throw new Exception('addMonths() expects a positive integer.');
}
$numMonths = (int) $numMonths;
// Add the months to the current month number.
$newValue = $this->_month + $numMonths;
// If the new value is less than or equal to 12, the year
// doesn't change, so just assign the new value to the month.
if ($newValue <= 12)
{
$this->_month = $newValue;
}
else
{
// A new value greater than 12 means calculating both
// the month and the year. Calculating the year is
// different for December, so do modulo division
// by 12 on the new value. If the remainder is not 0,
// the new month is not December.
$notDecember = $newValue % 12;
if ($notDecember)
{
// The remainder of the modulo division is the new month.
$this->_month = $notDecember;
// Divide the new value by 12 and round down to get the
// number of years to add.
$this->_year += floor($newValue / 12);
}
else
{
// The new month must be December
$this->_month = 12;
$this->_year += ($newValue / 12) - 1;
}
}
$this->checkLastDayOfMonth();
parent::setDate($this->_year, $this->_month, $this->_day);
}

final protected function checkLastDayOfMonth()
{
if (!checkdate($this->_month, $this->_day, $this->_year))
{
$use30 = array(4 , 6 , 9 , 11);
if (in_array($this->_month, $use30))
{
$this->_day = 30;
}
else
{
$this->_day = $this->isLeap() ? 29 : 28;
}
}
}

public function isLeap()
{
if ($this->_year % 400 == 0 || ($this->_year % 4 == 0 && $this->_year % 100 != 0))
{
return true;
}
else
{
return false;
}
}


public function subMonths($numMonths)
{
if (!is_numeric($numMonths))
{
throw new Exception('addMonths() expects an integer.');
}
$numMonths = abs(intval($numMonths));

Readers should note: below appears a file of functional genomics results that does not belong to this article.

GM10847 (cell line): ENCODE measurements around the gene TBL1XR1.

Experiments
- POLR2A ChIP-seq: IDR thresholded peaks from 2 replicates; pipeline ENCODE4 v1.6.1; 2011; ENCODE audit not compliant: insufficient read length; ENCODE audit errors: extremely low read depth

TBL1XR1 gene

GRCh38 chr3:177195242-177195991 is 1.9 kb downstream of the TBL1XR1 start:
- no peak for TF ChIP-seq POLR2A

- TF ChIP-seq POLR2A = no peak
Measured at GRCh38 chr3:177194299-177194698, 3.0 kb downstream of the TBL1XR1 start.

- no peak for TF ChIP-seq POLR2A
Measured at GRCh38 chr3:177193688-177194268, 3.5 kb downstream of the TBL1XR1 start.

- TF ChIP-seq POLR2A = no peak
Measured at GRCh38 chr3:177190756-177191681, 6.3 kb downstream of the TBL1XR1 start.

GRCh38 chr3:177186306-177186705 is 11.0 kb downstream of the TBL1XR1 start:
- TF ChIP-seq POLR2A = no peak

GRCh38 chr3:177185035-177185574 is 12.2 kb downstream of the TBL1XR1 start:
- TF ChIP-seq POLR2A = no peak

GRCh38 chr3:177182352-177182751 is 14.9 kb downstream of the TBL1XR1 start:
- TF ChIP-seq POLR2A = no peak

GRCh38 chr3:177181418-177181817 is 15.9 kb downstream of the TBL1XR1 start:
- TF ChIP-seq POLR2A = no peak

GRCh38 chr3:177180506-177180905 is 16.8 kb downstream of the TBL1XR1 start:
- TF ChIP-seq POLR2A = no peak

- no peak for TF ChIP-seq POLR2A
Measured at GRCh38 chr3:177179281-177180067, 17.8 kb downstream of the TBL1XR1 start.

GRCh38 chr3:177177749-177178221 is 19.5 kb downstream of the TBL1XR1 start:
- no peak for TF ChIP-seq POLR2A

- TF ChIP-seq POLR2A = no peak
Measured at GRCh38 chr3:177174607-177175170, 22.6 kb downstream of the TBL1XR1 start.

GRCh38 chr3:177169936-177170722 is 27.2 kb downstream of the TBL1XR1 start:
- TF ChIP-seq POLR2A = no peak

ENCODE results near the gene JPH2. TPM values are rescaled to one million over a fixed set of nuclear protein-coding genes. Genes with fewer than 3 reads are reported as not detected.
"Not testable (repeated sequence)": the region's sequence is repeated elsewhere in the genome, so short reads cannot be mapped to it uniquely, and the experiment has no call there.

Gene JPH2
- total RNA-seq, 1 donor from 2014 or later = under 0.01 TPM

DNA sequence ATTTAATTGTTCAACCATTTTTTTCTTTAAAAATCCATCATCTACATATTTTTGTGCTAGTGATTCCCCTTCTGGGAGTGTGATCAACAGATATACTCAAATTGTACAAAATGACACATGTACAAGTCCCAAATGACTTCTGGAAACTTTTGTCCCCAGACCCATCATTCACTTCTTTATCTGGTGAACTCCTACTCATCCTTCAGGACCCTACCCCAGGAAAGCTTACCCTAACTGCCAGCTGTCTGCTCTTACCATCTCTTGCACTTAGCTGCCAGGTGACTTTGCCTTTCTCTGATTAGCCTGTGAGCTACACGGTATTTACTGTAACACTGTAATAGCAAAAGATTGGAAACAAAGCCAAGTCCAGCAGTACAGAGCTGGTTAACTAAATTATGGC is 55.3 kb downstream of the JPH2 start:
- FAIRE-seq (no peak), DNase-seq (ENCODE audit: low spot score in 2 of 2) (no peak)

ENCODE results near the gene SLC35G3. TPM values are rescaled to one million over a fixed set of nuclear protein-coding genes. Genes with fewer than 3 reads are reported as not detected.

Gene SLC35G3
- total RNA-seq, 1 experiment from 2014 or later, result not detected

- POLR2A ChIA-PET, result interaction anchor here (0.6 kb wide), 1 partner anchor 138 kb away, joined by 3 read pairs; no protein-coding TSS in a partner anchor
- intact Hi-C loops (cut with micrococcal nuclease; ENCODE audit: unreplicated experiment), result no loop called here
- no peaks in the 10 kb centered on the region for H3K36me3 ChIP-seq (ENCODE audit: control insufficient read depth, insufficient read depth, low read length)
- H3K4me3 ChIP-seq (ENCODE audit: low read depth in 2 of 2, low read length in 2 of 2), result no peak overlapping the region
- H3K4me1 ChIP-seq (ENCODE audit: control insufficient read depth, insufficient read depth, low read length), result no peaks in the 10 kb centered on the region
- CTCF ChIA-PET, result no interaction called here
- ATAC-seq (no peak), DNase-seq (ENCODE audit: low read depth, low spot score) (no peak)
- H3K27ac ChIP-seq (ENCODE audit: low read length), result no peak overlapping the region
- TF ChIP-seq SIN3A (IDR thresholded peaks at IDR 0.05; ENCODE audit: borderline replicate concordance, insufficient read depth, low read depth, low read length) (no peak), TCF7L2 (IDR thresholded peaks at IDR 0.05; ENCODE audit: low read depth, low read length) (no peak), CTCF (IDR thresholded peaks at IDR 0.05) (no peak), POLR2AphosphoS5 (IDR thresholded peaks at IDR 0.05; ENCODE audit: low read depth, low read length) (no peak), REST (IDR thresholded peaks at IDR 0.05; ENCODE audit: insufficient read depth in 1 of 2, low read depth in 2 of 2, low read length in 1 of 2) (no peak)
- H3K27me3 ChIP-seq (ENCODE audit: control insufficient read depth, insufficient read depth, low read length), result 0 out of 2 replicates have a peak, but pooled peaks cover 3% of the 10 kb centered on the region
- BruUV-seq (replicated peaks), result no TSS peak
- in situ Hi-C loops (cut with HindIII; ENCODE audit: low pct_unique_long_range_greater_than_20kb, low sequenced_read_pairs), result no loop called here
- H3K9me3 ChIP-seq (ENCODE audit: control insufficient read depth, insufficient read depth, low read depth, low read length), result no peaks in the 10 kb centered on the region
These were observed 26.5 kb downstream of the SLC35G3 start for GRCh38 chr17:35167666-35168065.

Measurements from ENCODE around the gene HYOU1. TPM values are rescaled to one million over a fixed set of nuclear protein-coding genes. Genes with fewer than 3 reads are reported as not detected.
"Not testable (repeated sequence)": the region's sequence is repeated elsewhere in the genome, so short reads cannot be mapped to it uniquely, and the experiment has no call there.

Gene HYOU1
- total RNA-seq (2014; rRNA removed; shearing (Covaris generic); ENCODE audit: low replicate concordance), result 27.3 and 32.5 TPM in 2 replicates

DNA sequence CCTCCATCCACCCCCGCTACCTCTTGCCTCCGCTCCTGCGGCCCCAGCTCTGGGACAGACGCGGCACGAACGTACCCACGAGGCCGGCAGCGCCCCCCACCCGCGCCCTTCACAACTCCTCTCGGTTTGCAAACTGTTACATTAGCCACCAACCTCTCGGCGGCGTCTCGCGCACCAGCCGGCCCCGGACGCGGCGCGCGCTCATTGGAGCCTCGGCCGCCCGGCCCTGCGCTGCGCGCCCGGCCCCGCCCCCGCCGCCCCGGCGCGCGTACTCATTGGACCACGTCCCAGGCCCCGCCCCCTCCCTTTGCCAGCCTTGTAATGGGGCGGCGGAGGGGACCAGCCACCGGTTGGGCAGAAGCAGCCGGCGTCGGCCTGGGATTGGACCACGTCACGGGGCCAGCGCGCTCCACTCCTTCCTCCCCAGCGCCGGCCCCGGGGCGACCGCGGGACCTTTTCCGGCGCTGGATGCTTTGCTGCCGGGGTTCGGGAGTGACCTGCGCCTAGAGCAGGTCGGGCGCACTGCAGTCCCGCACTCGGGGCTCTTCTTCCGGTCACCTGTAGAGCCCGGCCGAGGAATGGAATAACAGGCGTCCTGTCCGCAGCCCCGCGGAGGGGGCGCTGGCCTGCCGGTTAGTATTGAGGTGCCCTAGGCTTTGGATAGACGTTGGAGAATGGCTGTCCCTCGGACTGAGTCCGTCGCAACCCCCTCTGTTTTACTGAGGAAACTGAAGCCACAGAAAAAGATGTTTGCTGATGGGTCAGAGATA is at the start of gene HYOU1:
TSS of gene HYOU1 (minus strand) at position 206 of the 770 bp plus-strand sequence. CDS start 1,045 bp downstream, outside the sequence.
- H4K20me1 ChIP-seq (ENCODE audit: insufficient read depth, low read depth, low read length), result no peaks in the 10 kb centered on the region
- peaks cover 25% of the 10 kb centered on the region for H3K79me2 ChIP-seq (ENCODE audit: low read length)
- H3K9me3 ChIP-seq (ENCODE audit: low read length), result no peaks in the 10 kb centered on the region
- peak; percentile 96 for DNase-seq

// Subtract the months from the current month number.
$newValue = $this->_month - $numMonths;
// If the result is greater than 0, it's still the same year,
// and you can assign the new value to the month.
if ($newValue > 0)
{
$this->_month = $newValue;
}
else
{
// Create an array of the months in reverse.
$months = range(12 , 1);
// Get the absolute value of $newValue.
$newValue = abs($newValue);
// Get the array position of the resulting month.
$monthPosition = $newValue % 12;
$this->_month = $months[$monthPosition];
// Arrays begin at 0, so if $monthPosition is 0,
// it must be December.
if ($monthPosition)
{
$this->_year -= ceil($newValue / 12);
}
else
{
$this->_year -= ceil($newValue / 12) + 1;
}
}
$this->checkLastDayOfMonth();
parent::setDate($this->_year, $this->_month, $this->_day);
}

public function addYears($numYears)
{
if (!is_numeric($numYears) || $numYears < 1)
{
throw new Exception('addYears() expects a positive integer.');
}
$this->_year += (int) $numYears;
$this->checkLastDayOfMonth();
parent::setDate($this->_year, $this->_month, $this->_day);
}

public function subYears($numYears)
{
if (!is_numeric($numYears))
{
throw new Exception('subYears() expects an integer.');
}
$this->_year -= abs(intval($numYears));
$this->checkLastDayOfMonth();
parent::setDate($this->_year, $this->_month, $this->_day);
}

static public function dateDiff(Pos_Date $startDate, Pos_Date $endDate)
{
$start = gmmktime(0, 0, 0, $startDate->_month, $startDate->_day, $startDate->_year);
$end = gmmktime(0, 0, 0, $endDate->_month, $endDate->_day, $endDate->_year);
return ($end - $start) / (60 * 60 * 24);
}

public function __toString()
{
return $this->format('l,jS F Y');
}

public function __get($name)
{
switch (strtolower($name))
{
case 'mdy':
return $this->format('n/j/Y');
case 'mdy0':
return $this->format('m/d/Y');
case 'dmy':
return $this->format('j/n/Y');
case 'dmy0':
return $this->format('d/m/Y');
case 'mysql':
return $this->format('Y-m-d');
case 'fullyear':
return $this->_year;
case 'year':
return $this->format('y');
case 'month':
return $this->_month;
case 'month0':
return $this->format('m');
case 'monthname':
return $this->format('F');
case 'monthabbr':
return $this->format('M');
case 'day':
return $this->_day;
case 'day0':
return $this->format('d');
case 'dayordinal':
return $this->format('jS');
case 'dayname':
return $this->format('l');
case 'dayabbr':
return $this->format('D');
default:
return 'Invalid property';
}
}

} //end class
8:53 am on Sept 21, 2010 (gmt 0)

Senior Member

WebmasterWorld Senior Member penders is a WebmasterWorld Top Contributor of All Time 10+ Year Member Top Contributors Of The Month

joined:July 3, 2006
posts: 3147
votes: 3


Well all of a sudden I realized I could just do this: